“#Experience is not what happens to you, it’s what you do with what happens to you.”
– Aldous Huxley
An event is really two things; the event itself and how we interpret that event. What has been happening more and more over the past 3 decades is that events don’t seem to be driving our political processing. Increasingly, sociology and a central biased media drive it.
Geographic and psycho-sociological patterns now overshadow events in driving political loyalties and national electoral outcomes. Different American regions and subcultures now see reality through nonoverlapping lenses. They interpret in radically different ways.
There are many examples. Here’s one. Do you want to predict how an individual is going to vote? Ask if he or she urban or rural?
Psycho-social categories have hardened. As Jonathan Rauch suggests, polarization is not on the rise, emotional polarization is on the rise. We don’t necessarily disagree more. We perceive our opponents to be more menacing. We see more fearfully.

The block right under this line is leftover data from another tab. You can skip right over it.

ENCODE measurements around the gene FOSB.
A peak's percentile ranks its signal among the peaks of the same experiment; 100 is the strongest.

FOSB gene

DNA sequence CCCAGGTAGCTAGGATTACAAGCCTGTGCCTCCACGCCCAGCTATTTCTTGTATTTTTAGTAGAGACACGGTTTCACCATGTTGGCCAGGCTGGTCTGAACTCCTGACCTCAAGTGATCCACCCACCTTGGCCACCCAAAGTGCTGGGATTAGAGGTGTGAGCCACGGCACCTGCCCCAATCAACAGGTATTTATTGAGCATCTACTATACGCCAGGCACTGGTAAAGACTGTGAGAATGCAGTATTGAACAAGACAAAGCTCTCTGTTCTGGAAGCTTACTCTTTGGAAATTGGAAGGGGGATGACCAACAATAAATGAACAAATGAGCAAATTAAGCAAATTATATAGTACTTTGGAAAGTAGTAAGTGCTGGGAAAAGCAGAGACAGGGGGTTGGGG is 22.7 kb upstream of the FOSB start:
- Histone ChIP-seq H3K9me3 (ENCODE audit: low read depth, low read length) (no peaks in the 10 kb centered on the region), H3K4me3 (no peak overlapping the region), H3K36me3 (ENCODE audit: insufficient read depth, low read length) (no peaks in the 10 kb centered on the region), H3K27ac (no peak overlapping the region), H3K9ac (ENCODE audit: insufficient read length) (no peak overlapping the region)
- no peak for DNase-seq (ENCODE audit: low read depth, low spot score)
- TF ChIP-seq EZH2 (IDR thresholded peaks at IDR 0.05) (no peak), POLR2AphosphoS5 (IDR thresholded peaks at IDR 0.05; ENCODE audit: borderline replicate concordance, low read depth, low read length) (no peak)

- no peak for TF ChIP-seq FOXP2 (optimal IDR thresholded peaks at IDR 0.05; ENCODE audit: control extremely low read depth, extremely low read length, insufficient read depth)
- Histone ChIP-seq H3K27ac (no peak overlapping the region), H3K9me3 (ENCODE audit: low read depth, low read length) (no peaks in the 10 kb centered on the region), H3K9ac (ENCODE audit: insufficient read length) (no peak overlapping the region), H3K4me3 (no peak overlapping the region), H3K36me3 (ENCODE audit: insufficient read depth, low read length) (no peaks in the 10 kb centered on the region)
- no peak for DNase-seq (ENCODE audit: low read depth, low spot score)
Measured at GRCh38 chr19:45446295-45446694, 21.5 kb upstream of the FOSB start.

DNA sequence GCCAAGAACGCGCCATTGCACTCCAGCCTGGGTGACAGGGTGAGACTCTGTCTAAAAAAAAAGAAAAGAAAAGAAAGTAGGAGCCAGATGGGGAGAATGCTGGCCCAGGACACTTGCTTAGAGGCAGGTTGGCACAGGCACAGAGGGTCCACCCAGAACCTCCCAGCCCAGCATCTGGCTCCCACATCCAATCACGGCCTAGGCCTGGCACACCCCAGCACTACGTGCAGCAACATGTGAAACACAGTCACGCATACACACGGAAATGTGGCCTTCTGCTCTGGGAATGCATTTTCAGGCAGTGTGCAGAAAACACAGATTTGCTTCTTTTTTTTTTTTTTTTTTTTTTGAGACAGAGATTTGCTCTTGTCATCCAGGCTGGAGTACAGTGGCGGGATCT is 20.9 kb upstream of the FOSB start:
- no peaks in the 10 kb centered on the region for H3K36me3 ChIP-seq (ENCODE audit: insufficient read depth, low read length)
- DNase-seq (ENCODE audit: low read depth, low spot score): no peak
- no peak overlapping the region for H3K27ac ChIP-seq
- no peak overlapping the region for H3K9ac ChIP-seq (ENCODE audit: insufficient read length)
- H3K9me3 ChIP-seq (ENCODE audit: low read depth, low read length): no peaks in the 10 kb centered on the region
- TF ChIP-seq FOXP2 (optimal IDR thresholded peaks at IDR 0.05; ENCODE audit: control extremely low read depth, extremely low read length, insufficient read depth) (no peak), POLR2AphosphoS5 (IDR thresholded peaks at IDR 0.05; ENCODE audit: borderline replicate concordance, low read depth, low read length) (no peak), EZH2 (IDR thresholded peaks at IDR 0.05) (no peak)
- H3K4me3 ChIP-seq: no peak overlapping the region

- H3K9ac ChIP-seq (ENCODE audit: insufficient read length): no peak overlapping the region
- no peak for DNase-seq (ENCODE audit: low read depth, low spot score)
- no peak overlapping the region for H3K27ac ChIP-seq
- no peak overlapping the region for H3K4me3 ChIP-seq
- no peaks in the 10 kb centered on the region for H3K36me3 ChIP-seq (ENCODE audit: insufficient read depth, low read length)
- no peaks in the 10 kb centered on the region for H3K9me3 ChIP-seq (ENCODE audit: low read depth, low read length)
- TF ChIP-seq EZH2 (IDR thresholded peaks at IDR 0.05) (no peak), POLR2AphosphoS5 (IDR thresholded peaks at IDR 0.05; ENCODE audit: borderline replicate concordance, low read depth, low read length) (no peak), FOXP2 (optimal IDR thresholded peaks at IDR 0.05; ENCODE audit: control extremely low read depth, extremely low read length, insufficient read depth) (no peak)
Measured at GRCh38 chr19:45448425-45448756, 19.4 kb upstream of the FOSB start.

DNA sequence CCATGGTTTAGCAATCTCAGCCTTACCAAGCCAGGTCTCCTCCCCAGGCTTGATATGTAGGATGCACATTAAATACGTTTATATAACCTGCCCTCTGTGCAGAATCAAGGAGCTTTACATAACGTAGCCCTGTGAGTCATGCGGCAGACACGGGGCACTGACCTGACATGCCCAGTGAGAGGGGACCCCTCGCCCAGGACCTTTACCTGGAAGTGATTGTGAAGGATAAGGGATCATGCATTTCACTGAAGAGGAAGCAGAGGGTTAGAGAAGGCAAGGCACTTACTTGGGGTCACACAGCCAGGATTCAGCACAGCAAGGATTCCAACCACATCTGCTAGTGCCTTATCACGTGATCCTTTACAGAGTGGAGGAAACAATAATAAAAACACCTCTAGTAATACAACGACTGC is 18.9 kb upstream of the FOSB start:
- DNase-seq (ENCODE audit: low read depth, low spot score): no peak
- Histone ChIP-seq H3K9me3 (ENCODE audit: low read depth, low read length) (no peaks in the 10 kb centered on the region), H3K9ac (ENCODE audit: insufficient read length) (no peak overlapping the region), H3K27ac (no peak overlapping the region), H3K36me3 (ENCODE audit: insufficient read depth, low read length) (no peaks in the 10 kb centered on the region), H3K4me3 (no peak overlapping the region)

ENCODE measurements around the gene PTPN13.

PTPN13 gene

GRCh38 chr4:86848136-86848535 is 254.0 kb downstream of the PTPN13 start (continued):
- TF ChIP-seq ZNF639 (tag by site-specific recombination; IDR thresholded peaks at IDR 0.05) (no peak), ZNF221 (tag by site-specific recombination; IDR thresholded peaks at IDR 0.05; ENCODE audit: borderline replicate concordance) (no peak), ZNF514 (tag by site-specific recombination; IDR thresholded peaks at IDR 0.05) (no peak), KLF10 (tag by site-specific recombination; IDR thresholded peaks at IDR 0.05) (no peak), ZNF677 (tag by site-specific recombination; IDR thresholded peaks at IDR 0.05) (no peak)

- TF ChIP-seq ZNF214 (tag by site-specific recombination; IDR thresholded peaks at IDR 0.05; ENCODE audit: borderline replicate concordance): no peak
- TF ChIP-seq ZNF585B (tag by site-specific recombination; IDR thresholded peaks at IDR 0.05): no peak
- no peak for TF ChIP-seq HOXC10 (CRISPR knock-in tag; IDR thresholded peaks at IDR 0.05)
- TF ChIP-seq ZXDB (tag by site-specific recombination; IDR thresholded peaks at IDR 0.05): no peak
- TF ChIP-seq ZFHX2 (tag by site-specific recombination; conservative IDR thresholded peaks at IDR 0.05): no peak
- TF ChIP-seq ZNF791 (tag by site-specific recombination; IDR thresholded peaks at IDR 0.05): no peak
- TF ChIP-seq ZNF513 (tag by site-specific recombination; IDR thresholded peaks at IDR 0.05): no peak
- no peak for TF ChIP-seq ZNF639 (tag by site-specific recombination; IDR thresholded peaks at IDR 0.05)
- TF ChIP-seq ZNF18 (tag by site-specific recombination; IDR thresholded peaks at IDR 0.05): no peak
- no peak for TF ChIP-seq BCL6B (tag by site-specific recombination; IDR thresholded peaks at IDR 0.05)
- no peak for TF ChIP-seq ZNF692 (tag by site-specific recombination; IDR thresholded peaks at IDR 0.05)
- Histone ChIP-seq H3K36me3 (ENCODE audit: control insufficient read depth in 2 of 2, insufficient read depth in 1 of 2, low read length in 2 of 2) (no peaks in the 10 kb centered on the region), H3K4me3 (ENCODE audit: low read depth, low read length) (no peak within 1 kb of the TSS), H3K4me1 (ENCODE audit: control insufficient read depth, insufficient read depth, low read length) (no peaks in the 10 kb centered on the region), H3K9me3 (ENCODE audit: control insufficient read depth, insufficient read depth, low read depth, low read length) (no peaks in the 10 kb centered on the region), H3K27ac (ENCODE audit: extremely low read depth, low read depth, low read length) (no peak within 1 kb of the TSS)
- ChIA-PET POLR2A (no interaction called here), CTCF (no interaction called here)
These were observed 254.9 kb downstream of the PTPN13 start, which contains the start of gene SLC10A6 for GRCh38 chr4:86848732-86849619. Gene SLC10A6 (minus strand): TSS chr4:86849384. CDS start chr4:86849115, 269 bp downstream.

On top of that, we are unduly influenced by a centrally biased media that all too often reflects the views of the wealthy. For example, Ezra Klein noted when it came to budget deficits it seemed that “the usual rules of reportorial neutrality” didn’t apply; reporters openly advocated policy views that were at best controversial, not widely shared by the general public and, we now know, substantively wrong. But they were the policy views of the wealthy.
And when it comes to treatment of differing policy views, the media often treats those Americans as more equal than others.
The news #media owes the public a serious discussion of all ideas, not dismissal of some because of a combination of reflexive “centrist bias” and the assumption that any policy rich people dislike must be irresponsible.
So, when #Sanders and #Warren talk about the excessive influence of the wealthy, that subject also deserves serious discussion, not the cheap shots we’ve been seeing lately.Add “emotional polarization” and the result is obvious.